• Transportation to and from the Hope Select Care facility, medical appointments and outings
The broad range of services also includes access to the Hope Health Center in Fort Myers, a state-of-the-art adult day health care facility. Here, clients may participate in stimulating activates including light exercise, games, gardening and arts. Beautician services and other amenities are also available.

This comprehensive, coordinated approach eliminates the need to access individual services from multiple care providers.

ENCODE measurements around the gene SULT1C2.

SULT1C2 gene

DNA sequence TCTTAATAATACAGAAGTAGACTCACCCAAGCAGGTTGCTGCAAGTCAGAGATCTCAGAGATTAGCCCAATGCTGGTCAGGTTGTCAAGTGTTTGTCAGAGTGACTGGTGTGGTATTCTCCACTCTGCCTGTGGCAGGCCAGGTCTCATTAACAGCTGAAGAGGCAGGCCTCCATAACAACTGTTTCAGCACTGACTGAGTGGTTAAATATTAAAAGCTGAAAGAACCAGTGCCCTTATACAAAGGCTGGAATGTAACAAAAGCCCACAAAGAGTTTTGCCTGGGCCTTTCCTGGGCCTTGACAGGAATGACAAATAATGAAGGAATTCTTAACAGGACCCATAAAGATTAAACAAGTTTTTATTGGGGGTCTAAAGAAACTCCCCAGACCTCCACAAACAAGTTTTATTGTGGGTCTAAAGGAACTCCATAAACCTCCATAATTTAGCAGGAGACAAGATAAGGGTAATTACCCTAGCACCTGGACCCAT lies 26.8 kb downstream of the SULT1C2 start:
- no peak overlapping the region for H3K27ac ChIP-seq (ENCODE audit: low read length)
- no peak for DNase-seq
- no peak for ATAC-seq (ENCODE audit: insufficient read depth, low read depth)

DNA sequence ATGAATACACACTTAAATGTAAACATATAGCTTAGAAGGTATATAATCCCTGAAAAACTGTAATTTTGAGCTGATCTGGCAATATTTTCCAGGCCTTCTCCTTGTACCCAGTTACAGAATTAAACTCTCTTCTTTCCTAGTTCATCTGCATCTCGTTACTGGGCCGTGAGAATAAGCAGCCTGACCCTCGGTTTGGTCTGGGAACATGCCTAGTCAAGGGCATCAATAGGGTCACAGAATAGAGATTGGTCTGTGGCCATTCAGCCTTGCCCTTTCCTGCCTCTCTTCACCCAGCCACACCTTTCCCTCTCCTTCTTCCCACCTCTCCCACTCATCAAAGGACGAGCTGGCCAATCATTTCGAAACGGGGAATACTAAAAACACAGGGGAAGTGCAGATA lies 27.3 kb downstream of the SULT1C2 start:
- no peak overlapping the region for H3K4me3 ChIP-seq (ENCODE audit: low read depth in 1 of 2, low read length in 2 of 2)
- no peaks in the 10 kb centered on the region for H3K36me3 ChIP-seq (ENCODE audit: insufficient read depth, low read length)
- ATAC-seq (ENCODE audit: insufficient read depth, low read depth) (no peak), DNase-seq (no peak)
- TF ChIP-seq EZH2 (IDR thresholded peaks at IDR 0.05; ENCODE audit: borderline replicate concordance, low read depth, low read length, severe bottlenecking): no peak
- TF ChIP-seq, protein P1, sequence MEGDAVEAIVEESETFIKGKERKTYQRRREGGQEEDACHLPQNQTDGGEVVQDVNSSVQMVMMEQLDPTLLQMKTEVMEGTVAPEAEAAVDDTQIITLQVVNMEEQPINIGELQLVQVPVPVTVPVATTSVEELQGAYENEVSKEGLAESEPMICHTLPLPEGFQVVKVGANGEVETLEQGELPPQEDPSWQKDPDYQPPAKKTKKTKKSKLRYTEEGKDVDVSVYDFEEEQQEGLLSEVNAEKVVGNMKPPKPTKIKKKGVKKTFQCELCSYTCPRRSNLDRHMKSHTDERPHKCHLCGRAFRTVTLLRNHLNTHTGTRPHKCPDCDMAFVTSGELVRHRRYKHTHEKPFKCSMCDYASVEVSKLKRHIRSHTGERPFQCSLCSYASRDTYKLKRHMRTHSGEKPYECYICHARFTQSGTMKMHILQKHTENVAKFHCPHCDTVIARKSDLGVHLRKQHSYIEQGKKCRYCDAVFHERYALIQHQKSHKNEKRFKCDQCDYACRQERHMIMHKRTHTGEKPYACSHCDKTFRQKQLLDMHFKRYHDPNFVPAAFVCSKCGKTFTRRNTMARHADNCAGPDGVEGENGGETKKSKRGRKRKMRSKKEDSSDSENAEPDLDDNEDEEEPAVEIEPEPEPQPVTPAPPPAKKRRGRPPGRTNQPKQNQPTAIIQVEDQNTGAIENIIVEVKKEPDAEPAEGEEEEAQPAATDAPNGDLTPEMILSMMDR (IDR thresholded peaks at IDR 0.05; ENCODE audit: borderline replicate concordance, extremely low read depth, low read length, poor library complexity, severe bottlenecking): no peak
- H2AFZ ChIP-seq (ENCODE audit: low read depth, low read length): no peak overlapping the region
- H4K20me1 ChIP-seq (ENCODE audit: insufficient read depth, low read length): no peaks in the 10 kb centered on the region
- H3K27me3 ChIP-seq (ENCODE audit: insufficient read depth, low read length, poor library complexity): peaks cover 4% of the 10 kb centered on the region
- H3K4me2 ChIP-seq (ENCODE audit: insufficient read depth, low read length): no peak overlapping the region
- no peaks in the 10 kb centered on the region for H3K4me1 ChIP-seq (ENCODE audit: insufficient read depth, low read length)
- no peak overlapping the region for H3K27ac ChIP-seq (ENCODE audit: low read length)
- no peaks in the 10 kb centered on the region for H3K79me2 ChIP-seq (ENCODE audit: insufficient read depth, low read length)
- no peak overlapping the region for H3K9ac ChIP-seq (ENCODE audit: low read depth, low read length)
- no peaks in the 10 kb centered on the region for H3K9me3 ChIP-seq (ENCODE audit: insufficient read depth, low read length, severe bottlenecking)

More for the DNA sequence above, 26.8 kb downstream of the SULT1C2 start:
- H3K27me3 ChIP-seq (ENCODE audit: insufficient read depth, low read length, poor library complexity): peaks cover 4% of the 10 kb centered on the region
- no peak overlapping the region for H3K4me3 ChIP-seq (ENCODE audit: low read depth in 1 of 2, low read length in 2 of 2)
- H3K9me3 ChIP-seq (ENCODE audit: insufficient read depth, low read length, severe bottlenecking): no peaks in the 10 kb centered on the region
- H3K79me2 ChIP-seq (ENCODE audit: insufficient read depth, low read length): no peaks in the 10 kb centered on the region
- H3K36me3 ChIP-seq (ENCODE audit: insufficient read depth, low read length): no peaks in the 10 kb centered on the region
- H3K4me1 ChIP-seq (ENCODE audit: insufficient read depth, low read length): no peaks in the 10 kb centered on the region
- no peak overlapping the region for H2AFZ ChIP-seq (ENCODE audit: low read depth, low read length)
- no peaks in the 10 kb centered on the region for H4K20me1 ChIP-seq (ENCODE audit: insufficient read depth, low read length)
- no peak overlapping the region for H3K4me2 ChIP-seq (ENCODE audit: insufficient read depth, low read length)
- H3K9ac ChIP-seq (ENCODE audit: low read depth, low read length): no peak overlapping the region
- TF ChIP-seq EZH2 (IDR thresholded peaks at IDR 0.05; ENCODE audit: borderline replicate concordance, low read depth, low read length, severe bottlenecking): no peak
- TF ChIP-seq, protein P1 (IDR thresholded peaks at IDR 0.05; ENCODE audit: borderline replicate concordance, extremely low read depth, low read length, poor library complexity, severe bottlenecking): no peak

“Another critically important benefit of Hope Select Care is the support it gives to family members,” Beckwith said. “Caring for an aging loved one is one of life’s most difficult challenges. Family members have the peace of mind that comes from knowing that their loved one is receiving all the care they need in a safe, comfortable and familiar environment – their own home.”

For more information about Hope Select Care, call (239) 985-6400.